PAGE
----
There's been a lot of attention given to the fact that five of Villanova's top six players red-shirted at some point during their careers. In actuality, only Bridges made the decision to do so without being forced into it either by injury or NCAA guidelines. Phil Booth was sidelined by a knee injury last year. Donte DiVincenzo broke his foot early in his freshman season. Eric Paschall had to sit out a year after transferring from Fordham. Omari Spellman was ruled academically ineligible by the NCAA last season. 

But Bridges didn't have to red-shirt. He thought it would be best for his growth and development. As the rest of the college basketball world is currently finding out, he was right.

Draft stock soaring
Bridges was already popping up in 2018 mock drafts prior to the start of the season. His long, lanky body type and high-end athleticism are tailor-made for the NBA, enabling him to be disruptive on the defensive end and explosive offensively.  

Bridges proved himself an efficient shooter last year, knocking down 55 percent of his field goal attempts, 39 percent of his threes and 91 percent of his foul shots. But he was often the fourth option on a team featuring Hart, Kris Jenkins and Jalen Brunson. Factor in a dip in production in March and there were serious questions concerning Bridges heading into his junior season. Namely, how would he respond being a focal point of the Villanova offense? And could he find that level of consistency that often alluded him?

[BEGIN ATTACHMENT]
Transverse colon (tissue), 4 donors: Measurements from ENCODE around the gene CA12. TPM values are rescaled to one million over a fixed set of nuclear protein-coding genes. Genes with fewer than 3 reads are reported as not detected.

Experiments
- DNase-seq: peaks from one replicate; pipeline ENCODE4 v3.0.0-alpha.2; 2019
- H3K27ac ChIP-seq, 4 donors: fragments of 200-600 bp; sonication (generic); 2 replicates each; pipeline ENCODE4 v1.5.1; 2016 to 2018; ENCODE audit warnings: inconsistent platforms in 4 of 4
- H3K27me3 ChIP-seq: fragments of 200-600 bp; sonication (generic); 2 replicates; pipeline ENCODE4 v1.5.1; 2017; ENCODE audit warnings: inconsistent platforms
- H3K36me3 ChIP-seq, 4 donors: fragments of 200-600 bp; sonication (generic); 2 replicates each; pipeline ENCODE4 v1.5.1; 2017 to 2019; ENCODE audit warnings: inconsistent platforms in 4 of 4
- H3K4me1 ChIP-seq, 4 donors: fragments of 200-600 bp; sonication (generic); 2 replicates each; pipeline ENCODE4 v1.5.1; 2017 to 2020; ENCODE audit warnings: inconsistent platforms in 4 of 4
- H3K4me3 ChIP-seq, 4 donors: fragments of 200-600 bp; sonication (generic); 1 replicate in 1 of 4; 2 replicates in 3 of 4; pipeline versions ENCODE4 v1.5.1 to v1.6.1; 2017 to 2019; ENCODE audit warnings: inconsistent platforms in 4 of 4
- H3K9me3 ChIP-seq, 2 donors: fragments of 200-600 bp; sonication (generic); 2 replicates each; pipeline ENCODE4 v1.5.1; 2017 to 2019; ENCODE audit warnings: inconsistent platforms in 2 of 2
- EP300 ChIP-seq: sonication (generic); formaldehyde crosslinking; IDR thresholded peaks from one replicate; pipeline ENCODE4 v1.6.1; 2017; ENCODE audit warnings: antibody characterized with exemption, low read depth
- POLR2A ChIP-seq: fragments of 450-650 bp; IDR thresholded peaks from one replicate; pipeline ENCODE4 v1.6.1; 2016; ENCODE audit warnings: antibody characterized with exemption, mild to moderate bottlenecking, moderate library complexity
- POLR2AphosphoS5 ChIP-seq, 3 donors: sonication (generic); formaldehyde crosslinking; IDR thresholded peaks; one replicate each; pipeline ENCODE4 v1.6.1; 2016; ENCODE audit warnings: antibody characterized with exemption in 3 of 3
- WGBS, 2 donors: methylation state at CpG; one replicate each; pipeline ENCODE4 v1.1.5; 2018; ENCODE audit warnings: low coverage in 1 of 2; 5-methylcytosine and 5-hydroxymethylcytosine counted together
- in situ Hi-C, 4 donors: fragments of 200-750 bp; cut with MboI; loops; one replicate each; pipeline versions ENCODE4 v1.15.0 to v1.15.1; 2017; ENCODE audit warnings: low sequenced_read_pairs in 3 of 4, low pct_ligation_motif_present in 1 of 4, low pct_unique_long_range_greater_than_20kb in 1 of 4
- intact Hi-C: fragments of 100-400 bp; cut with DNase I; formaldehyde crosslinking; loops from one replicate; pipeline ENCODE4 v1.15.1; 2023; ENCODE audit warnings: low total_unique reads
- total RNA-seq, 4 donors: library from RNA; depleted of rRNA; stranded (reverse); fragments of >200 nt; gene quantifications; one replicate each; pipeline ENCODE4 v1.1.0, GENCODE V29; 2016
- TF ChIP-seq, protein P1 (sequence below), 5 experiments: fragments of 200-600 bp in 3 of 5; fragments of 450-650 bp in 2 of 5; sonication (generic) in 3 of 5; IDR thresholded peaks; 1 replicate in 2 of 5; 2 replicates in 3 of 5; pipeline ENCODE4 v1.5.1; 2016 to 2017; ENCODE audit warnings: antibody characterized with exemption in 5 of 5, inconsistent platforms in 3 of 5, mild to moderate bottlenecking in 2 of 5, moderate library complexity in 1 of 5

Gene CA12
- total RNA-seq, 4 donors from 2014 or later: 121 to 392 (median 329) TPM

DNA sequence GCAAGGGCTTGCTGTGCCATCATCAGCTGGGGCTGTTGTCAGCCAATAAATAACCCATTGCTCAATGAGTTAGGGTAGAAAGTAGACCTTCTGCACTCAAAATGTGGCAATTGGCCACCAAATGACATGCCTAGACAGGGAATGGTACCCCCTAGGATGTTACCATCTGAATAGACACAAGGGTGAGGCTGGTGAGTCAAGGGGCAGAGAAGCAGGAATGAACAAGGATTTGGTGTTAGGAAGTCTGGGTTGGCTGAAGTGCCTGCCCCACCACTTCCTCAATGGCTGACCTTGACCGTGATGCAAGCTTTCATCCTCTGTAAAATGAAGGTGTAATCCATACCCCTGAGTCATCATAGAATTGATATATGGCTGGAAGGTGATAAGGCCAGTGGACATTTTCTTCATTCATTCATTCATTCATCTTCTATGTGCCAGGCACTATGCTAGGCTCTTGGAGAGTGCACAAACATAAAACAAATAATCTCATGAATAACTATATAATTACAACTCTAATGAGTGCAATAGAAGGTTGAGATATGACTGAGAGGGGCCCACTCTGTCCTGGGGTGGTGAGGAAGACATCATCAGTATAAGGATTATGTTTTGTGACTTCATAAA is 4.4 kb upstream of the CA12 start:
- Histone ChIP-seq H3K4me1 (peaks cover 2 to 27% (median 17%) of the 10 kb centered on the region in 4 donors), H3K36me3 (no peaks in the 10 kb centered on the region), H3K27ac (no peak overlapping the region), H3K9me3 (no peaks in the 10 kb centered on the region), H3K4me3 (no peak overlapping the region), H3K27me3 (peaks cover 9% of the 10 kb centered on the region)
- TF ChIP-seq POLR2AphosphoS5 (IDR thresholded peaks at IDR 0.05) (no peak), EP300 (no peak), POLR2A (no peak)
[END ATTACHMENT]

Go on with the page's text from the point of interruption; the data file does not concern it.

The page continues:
Less than a month into the season, those questions have been answered. Through nine games, he's averaging 19.0 points in addition to 6.2 rebounds and 2.3 steals per game. He's shooting 57 percent from the field and a ridiculous 51 percent from three-point range. Bridges was at his best when the lights were brightest — those career-high 28 points against Gonzaga came in front of dozens of NBA scouts at Madison Square Garden. 

As a result, Bridges has ensured he will be a first-round pick should he decide to leave Villanova next spring. With more performances like the one he delivered against Gonzaga, the lottery seems like a more and more realistic destination. 

Bridges is poised to join Hart as the only first-round picks from Villanova in the last 12 years. He could join perennial All-Star Kyle Lowry as the only Villanova players in the Jay Wright Era who left school early and became first-round picks. But for the next four months, Bridges will be focused on bringing another Big East championship and potentially another national title to Villanova. As he's shown throughout the course of his career, he's not one to get ahead of himself.